My question is about the two versions of the path integral, Hamiltonian and Lagrangian, that show up in most derivation of path integral quantum mechanics, but specifically in this case the derivation presented in Altland and Simons pg. 98-101.

They consider the propagator $\langle x_f, t_f |\ U\left(t_f; t_i\right) | x_i, t_i \rangle$, discretise the path and the time evolution operator $U$ into $N$ steps and insert a lot of identities of the form $\int dx |x \rangle\langle x|$ and $\int dp |p \rangle\langle p|$ to arrive at an expression for the propagator given by:

$$\langle x_f, t_f |\ U\left(t_f; t_i\right) | x_i, t_i \rangle = \int \mathcal{Dx} \exp \left[ \frac{i}{\hbar} \int_0^t dt' ( p \dot q - H(p,q) ) \right] \ \ \text{with} H = T+V \tag{1}$$

where the $\mathcal{Dx}$ stands for a path integral over BOTH $p$ and $q$, i.e. $\mathcal{Dx} = \lim_{N \to \infty} dq_1...dq_N dp_1...dp_N$. They call this the Hamiltonian/Phase Space Path Integral and this seems to be the standard way of deriving it looking at different literature.

They then go on to draw a connection to the classical Hamiltonian and Lagrangian where $L = p\dot{q} - H(p,q)$ and inspired by this they set out to find a Lagrangian path integral. Restricting themselves to Hamiltonians quadratic in $p$ they perform the $p$ integrals of $\mathcal{Dx}$ and find a path integral with an expression in the exponent that can be identified as the classical Lagrangian:

$$\langle x_f, t_f |\ U\left(t_f; t_i\right) | x_i, t_i \rangle = \int \mathcal{Dq} \exp \left[ \frac{i}{\hbar} \int_0^t dt' L(q,\dot{q}) \right] \ \ \text{with} \ \ L = T - V \tag{2}$$

which they appropriately call the Lagrangian/Configuration Space Path Integral, which also seems to be the standard way of deriving it.

My question is:

Given that during the derivation we replaced all the operators $\hat p$ and $\hat q$ with "actual values" along a path in phase space, why can we not just directly identify $L = p\dot{q} - H(p,q)$ and apply what we have learned from Lagrangian mechanics to immediately write $L = T-V$ in equ. (1) without having to do the cumbersome $p$ integrals? Obviously this would give us something different from equ. (2):

$$\langle x_f, t_f |\ U\left(t_f; t_i\right) | x_i, t_i \rangle = \int \mathcal{Dx} \exp \left[ \frac{i}{\hbar} \int_0^t dt' ( L(q,\dot q ) \right] \tag{3}$$

  • 2
    $\begingroup$ Lagrangian $=L(q,\dot q)\neq$ hamiltonian Lagrangian $=L_H(q,p):=p\dot q-H(q,p)$. $\endgroup$ Commented Feb 1, 2021 at 20:15
  • $\begingroup$ Minor comment to the post (v2): The LHS of eqs. (1)-(3) in Altland & Simons is $\langle q_f, t_f |\ U\left(t_f; t_i\right) | q_i, t_i \rangle$ not $\langle x_f, t_f |\ U\left(t_f; t_i\right) | x_i, t_i \rangle$. $\endgroup$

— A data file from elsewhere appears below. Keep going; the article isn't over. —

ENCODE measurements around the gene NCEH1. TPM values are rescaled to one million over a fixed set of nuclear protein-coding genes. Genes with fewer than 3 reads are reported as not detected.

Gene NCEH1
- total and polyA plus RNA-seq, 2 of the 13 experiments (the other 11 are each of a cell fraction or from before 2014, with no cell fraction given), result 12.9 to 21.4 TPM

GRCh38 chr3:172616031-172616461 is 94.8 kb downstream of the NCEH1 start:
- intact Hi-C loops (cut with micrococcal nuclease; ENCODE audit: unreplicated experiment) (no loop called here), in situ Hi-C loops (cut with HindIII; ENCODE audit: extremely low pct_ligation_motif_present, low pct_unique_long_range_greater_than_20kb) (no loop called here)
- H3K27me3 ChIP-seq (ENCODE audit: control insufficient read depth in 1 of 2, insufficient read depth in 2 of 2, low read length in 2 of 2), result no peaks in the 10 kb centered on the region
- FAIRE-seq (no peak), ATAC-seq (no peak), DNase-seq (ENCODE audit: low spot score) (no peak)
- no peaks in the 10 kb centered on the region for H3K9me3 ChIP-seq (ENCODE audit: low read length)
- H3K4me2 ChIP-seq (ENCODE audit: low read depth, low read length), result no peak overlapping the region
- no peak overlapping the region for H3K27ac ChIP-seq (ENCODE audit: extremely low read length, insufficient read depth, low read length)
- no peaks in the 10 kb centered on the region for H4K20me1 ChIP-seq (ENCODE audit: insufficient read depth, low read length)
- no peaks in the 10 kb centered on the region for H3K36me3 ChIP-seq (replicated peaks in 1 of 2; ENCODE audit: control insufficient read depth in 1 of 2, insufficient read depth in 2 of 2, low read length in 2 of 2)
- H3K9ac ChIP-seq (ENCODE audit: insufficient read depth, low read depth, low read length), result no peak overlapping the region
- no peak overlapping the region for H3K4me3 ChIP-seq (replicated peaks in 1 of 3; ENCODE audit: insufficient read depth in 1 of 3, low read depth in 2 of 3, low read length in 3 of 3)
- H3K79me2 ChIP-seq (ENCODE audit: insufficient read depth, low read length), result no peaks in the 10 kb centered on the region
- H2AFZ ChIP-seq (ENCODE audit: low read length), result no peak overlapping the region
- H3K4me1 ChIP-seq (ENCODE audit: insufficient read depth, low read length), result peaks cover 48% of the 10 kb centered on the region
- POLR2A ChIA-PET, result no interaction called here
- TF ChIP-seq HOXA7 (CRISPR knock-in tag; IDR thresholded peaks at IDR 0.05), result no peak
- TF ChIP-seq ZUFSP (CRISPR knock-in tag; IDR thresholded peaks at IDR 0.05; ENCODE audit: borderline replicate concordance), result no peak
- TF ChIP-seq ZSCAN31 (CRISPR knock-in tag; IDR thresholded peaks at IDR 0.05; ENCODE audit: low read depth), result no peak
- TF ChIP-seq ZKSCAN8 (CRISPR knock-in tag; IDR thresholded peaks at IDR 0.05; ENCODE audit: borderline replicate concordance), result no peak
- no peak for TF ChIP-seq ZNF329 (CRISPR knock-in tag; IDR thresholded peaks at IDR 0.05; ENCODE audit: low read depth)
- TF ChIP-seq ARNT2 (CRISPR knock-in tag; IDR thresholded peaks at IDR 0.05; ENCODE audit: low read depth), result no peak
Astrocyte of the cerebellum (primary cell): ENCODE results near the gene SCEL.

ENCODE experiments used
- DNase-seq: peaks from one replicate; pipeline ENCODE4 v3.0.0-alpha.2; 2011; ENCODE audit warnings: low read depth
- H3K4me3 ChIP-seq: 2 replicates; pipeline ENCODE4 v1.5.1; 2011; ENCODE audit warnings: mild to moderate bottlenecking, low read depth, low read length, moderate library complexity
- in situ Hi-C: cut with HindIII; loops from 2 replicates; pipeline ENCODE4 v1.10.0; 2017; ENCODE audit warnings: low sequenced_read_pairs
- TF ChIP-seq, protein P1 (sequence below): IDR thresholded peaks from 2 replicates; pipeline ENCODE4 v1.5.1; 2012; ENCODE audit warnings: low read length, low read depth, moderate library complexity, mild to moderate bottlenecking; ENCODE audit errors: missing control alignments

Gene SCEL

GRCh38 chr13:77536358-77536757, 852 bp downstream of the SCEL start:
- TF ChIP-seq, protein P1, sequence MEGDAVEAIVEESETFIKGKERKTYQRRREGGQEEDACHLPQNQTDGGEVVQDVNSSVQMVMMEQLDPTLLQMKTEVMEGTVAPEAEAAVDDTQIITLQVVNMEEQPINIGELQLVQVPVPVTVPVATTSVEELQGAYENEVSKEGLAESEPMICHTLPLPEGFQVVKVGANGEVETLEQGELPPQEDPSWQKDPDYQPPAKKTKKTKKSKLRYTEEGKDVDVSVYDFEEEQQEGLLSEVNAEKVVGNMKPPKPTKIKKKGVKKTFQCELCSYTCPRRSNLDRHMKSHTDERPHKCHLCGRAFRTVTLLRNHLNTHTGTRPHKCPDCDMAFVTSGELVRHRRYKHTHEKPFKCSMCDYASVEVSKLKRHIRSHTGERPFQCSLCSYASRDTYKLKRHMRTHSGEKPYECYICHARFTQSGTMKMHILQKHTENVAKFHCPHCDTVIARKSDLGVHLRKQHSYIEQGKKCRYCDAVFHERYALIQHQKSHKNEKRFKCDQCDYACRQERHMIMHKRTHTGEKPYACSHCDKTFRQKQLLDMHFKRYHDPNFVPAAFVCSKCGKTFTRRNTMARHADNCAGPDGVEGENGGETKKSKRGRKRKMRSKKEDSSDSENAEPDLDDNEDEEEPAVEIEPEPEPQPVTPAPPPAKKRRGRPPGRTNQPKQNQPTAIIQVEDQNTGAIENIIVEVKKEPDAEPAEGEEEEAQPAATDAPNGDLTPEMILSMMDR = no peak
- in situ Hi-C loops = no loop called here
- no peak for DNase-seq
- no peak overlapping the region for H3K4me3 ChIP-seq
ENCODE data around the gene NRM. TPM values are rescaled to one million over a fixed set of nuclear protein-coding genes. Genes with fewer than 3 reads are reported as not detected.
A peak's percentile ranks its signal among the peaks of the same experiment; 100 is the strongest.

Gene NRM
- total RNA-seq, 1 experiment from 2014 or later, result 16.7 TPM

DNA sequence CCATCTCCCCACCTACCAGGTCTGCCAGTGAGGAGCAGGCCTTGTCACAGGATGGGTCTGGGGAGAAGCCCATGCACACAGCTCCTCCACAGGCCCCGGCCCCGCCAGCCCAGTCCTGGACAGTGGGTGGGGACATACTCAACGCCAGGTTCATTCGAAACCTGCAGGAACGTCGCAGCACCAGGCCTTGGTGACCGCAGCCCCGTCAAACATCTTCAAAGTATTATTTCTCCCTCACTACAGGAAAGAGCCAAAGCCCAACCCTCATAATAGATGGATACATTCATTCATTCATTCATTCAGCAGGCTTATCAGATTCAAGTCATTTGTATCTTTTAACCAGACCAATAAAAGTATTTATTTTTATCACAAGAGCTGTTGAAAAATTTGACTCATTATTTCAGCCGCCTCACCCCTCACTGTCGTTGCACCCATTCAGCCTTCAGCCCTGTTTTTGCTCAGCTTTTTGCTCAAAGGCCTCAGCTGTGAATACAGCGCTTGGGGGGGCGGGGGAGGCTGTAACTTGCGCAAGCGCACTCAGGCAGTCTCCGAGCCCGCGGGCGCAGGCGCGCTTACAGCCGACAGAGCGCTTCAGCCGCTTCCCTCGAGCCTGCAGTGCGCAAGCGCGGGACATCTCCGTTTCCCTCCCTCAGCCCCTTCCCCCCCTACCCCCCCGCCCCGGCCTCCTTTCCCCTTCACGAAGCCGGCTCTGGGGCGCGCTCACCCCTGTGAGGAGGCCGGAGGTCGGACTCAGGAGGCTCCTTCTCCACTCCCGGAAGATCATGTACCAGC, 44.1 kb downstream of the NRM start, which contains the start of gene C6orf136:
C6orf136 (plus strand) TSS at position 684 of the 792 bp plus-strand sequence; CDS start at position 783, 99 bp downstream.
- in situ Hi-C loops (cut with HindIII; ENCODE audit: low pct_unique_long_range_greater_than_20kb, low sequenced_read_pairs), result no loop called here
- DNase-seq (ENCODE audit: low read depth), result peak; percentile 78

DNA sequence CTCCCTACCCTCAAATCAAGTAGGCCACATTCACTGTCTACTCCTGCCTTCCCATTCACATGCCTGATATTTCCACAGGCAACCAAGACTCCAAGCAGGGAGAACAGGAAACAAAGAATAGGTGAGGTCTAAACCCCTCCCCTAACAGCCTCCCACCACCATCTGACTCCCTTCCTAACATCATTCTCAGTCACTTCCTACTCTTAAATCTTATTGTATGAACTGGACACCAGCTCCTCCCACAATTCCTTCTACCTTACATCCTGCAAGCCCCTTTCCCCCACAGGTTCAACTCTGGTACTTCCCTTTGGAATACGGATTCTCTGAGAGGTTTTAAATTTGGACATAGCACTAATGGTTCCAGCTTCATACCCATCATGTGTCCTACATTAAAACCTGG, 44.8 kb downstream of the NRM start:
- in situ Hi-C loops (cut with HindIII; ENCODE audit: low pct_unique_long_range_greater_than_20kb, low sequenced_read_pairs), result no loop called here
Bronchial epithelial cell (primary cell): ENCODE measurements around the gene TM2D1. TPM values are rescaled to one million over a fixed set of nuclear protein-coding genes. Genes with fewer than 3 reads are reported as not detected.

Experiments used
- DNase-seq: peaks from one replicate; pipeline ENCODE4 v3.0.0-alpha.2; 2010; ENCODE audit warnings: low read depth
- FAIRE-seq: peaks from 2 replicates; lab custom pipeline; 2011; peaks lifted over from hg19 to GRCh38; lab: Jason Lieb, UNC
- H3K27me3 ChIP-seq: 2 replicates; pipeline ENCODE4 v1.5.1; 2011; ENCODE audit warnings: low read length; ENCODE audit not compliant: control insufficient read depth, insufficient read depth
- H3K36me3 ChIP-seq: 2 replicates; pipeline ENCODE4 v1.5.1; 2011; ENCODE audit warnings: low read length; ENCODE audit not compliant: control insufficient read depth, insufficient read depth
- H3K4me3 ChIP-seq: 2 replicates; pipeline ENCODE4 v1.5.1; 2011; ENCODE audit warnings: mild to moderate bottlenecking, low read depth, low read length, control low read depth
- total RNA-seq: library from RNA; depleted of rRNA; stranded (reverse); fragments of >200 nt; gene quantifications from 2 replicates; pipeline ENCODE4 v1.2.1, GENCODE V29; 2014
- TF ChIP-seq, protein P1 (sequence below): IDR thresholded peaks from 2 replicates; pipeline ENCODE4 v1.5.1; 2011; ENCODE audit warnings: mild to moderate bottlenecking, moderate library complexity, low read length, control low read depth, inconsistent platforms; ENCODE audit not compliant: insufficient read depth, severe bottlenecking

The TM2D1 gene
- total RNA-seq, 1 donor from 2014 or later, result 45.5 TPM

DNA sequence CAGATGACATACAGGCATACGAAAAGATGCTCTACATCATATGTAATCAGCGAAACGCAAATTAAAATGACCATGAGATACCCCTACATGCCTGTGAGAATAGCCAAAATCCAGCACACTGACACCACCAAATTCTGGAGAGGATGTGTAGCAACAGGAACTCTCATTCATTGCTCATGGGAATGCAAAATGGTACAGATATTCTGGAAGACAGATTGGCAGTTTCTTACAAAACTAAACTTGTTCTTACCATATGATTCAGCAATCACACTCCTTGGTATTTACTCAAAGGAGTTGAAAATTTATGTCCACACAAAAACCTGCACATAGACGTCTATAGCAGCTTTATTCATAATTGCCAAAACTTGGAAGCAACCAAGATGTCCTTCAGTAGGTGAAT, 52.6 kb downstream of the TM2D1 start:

– Qmechanic
    Commented Feb 2, 2021 at 1:28
  • $\begingroup$ Performing the dp integration in the path integral only gives you 1/2 m xdot^2 if H = p^2/2m + V(x) (which is a Gaussian integral). Surprisingly there is a difference for general H. $\endgroup$
    – lalala
    Commented Oct 19, 2021 at 18:34
  • $\begingroup$ related: physics.stackexchange.com/q/637531/226902 and physics.stackexchange.com/q/134714/226902 $\endgroup$
    – Quillo
    Commented Sep 19, 2022 at 7:59

2 Answers 2


Well, there are a ton of reasons. Let's just mention a few:

  1. In the Feynman path integral one should sum over all histories/off-shell configurations, not just insert the stationary values.

  2. If we start from the Lagrangian path integral, at the physics level of rigor, we would have to insert by hand the ad-hoc Feynman fudge factor, cf. e.g this Phys.SE post. On the other hand, this fudge factor is neatly explained from the Hamiltonian path integral via the Gaussian $p$-integrations.

  3. The Lagrangian kinetic energy is more subtle than it Hamiltonian counterpart due to the time ordering prescription, cf. e.g. this Phys.SE answer.


I think that the key issue is what you already pinpointed in your last paragraph. The integrand, that is the $e^{iS}$ part, isn't the only result of a derivation of a path integral formula. Another equally important ingredient that has to be derived is the path measure ${\cal D}q$ or ${\cal D}x$.

It is perfectly possible to go from one formulation to the other, but you have to put in a little more effort than blunt insertion into the integrand. When you write a statement like $L = p\dot{q} - H(p,q)$, some care has to be taken. You cannot consider $\dot{q}$ to be an independent variable in this relation. You must use the Legendre transform to get from the variable pair $(q,\dot{q})$ to the pair $(q,p)$, like $p(q,\dot{q}) = \frac{\partial L}{\partial \dot{q}}(q,\dot{q})$ or its inverse.

With that, going from the path of a lifted curve $(q(t),\dot{q}(t))$ to a phase space path $(q(t),p(t))$, you change coordinates, which results in a change of integration measure ${\cal D}x$ to ${\cal D}q$. It is a bit involved to describe this transformation of integral measures by the measures alone, so it is usually easier to just do the derivation twice for two different sets of variables.

Mathematically, this is much like the fact that you have to include the Jacobian determinant when changing coordinates in a normal $n$-dimensional integral $$\int_{\Phi(\Omega)}\textrm{d}x^n\, f(x) = \int_{\Omega}\textrm{d}y^n\, |\det D\Phi(y)|f(\Phi(y)).$$


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